Four Ways Runners Can Prevent and Treat Shin Splints

Running can offer people many benefits like weight loss, diabetes prevention, mental clarity, and much more. Unfortunately, the pressure you put on your legs can often cause shin splints. Many runners complain about sharp pains that occur in between their ankles and knees. Shin pain can be problematic for runners, making them unable to run until they rehabilitate and the pain goes away, . The medical term for shin splints is medial tibial stress syndrome, and the injury typically occurs in beginners. Out of all running injuries, about 35% of them each year are due to shin splints. Because so many runners suffer from the pain, here are some tips for preventing and treating them so you can continue running. 

Switch up Your Exercise

One way to help heal the pain in your shins is to reduce the amount of impact you are putting on them. While running may provide you many benefits, there are a number of other exercises you can do that give you many of those same benefits. Similar cardio activities include bicycling and swimming. If you miss the idea of running altogether, you can switch to aqua jogging. Being in the water helps to take some of the pressure off your shins so you can continue running without the pain. 

Use Compression Socks

While compression socks were once only used for those suffering from diabetes, runners also have found them to be very useful. Compression socks can be worn either during or after your run to help increase blood flow. If you do not have any compression socks, you can stabilize your shin using bandages. Make sure to keep the wrap tighter at the ankle so the compression forces blood flow upward.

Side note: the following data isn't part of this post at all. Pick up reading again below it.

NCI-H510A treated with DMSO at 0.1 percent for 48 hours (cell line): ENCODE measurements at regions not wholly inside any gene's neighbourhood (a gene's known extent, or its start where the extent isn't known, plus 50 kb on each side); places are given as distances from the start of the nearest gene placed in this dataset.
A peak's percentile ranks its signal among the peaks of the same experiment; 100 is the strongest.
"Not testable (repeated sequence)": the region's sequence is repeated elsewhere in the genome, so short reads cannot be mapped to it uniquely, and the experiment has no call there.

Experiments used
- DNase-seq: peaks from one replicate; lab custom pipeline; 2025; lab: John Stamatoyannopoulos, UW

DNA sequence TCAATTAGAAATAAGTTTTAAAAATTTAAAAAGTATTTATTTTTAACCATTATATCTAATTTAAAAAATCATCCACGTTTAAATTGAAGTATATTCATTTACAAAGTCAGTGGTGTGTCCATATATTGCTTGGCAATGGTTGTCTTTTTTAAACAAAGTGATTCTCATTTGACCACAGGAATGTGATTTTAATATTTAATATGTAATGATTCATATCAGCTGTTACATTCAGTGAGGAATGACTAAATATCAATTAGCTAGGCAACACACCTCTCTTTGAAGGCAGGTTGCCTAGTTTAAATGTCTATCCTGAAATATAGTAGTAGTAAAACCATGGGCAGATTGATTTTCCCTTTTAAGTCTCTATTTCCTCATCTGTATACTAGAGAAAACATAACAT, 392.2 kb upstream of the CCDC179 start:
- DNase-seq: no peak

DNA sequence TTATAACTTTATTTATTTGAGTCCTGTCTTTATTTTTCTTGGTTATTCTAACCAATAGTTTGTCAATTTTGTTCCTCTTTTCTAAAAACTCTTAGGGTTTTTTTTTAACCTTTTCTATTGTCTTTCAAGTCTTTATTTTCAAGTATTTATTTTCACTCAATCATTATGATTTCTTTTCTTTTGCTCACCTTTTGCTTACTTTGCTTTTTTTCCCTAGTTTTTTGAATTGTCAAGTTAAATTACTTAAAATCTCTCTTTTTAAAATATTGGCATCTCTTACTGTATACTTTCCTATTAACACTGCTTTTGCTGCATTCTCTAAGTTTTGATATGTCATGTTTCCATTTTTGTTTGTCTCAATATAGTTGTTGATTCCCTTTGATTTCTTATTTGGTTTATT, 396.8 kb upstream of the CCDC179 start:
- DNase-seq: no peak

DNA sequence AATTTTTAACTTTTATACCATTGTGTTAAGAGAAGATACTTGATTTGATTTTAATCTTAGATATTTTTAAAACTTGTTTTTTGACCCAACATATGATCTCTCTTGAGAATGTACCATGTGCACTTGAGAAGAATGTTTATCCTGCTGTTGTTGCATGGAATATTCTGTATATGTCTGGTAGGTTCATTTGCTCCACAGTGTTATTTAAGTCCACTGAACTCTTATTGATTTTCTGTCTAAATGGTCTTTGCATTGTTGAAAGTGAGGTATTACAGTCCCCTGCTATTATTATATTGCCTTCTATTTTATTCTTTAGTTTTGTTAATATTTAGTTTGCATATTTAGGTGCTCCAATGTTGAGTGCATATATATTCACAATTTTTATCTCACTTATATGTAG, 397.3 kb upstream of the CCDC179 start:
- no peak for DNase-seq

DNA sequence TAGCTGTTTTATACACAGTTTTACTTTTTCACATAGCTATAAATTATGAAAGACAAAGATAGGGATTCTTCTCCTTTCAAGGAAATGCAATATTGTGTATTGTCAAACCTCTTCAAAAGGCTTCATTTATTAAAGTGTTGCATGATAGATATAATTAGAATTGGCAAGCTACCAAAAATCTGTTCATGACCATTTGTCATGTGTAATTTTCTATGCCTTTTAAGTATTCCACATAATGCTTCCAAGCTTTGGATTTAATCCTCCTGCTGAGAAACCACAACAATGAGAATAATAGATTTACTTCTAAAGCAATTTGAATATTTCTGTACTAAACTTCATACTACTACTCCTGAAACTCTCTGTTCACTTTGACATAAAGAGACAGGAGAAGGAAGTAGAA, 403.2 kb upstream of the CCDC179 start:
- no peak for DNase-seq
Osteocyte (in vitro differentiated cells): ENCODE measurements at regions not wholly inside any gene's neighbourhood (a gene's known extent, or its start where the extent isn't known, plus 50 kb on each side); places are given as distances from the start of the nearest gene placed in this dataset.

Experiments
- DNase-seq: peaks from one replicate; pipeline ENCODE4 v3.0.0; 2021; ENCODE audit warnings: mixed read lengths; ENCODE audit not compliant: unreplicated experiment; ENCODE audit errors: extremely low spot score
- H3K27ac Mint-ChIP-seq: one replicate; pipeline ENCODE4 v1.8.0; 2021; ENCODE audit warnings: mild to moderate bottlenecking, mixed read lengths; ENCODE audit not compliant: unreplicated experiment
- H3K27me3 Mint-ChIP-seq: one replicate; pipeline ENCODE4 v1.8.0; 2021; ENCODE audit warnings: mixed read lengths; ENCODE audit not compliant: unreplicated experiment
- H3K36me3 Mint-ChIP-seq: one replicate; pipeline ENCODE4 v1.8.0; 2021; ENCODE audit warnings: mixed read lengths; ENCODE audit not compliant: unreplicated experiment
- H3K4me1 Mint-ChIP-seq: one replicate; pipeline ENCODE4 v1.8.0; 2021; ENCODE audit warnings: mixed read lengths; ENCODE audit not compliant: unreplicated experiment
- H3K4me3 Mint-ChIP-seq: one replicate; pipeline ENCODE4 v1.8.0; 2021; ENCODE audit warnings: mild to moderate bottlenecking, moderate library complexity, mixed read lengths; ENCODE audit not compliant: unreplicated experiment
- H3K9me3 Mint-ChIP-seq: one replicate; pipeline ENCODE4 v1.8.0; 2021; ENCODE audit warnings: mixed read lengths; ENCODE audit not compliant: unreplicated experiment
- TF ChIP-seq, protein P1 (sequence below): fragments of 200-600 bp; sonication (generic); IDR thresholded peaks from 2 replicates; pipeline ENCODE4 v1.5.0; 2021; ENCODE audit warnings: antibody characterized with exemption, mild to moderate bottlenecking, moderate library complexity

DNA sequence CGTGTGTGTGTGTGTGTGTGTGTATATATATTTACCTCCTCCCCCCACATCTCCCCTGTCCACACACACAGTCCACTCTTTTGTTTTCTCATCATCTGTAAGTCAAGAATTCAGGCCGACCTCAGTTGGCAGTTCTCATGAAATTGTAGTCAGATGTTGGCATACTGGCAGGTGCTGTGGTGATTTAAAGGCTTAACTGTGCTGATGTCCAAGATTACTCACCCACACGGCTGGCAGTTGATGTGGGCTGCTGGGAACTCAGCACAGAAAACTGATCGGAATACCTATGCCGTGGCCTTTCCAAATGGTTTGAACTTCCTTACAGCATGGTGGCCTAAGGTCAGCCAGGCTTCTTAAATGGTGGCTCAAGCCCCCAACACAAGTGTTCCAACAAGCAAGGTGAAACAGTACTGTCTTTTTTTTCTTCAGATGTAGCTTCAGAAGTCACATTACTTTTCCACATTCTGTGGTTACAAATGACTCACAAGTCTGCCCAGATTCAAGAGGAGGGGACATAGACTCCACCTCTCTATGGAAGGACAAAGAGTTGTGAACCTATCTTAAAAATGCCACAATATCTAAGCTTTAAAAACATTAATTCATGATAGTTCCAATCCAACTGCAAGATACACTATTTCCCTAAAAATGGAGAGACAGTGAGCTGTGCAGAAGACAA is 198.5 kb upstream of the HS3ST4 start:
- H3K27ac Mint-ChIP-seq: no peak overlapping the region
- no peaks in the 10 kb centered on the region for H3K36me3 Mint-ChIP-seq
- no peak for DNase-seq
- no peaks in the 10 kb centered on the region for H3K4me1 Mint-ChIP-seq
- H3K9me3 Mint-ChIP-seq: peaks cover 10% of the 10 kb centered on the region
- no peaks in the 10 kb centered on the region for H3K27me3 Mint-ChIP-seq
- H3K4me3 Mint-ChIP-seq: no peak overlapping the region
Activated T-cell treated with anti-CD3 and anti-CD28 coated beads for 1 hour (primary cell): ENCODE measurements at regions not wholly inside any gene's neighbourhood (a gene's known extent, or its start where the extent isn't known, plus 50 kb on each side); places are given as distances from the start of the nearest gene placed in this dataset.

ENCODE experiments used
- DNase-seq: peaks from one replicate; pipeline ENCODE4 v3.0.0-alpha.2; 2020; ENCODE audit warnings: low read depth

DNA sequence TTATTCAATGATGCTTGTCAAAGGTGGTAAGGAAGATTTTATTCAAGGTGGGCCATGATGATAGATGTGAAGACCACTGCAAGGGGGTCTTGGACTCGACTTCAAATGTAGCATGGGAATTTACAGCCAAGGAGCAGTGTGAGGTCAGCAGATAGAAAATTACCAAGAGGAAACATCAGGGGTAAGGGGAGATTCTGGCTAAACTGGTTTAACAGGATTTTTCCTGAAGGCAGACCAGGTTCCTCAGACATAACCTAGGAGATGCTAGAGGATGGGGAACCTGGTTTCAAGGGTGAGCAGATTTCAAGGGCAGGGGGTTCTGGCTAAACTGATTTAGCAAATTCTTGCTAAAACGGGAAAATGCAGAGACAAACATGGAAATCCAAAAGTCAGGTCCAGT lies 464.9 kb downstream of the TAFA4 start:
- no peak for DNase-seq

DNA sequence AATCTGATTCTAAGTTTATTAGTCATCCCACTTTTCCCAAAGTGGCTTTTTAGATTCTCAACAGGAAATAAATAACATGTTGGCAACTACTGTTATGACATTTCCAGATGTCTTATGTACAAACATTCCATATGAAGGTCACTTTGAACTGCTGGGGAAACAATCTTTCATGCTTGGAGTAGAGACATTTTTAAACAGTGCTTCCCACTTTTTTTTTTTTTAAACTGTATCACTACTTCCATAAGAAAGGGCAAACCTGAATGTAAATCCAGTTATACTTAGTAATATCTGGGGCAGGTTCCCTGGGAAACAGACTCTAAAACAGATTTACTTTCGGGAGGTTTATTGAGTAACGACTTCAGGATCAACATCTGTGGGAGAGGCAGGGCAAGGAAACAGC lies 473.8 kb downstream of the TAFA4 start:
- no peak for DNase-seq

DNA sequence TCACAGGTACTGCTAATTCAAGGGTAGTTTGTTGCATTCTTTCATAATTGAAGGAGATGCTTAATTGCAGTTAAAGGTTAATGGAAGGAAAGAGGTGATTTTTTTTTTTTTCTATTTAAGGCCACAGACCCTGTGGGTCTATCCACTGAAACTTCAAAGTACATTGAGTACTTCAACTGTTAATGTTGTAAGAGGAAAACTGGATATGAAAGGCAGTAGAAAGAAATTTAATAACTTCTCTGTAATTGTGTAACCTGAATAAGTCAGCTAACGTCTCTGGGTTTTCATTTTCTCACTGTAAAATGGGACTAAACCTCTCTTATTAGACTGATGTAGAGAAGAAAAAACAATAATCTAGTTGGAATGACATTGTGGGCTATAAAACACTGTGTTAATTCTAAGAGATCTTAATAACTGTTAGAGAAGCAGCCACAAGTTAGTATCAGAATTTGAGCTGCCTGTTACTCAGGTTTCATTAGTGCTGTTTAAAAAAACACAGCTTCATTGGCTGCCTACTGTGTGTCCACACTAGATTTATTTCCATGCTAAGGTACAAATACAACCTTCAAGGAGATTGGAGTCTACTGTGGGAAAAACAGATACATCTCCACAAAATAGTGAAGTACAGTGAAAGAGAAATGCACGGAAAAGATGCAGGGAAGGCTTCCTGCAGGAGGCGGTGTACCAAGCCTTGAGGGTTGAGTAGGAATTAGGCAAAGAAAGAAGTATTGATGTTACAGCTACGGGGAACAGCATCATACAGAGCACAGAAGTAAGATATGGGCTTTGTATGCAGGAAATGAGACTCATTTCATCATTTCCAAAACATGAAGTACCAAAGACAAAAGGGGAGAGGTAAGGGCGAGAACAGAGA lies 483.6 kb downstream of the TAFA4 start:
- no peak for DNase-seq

Take Your Time

One of the main reasons people get shin splints is because they start out running too fast and too often. It is important to gradually work up to longer runs to help give your muscles and bones time to adapt. Without proper rest, your muscles can become fatigued, making it harder to continue exercising altogether. 

Pay Attention to Your Stride

Those who have a much wider stride are likely to find themselves suffering from shin splints. Ideally, you should average about 180 steps per minute for both legs. If your stride is too large, then you will take fewer steps per minute. Using a metronome can help you set a pace so that you increase your cadence.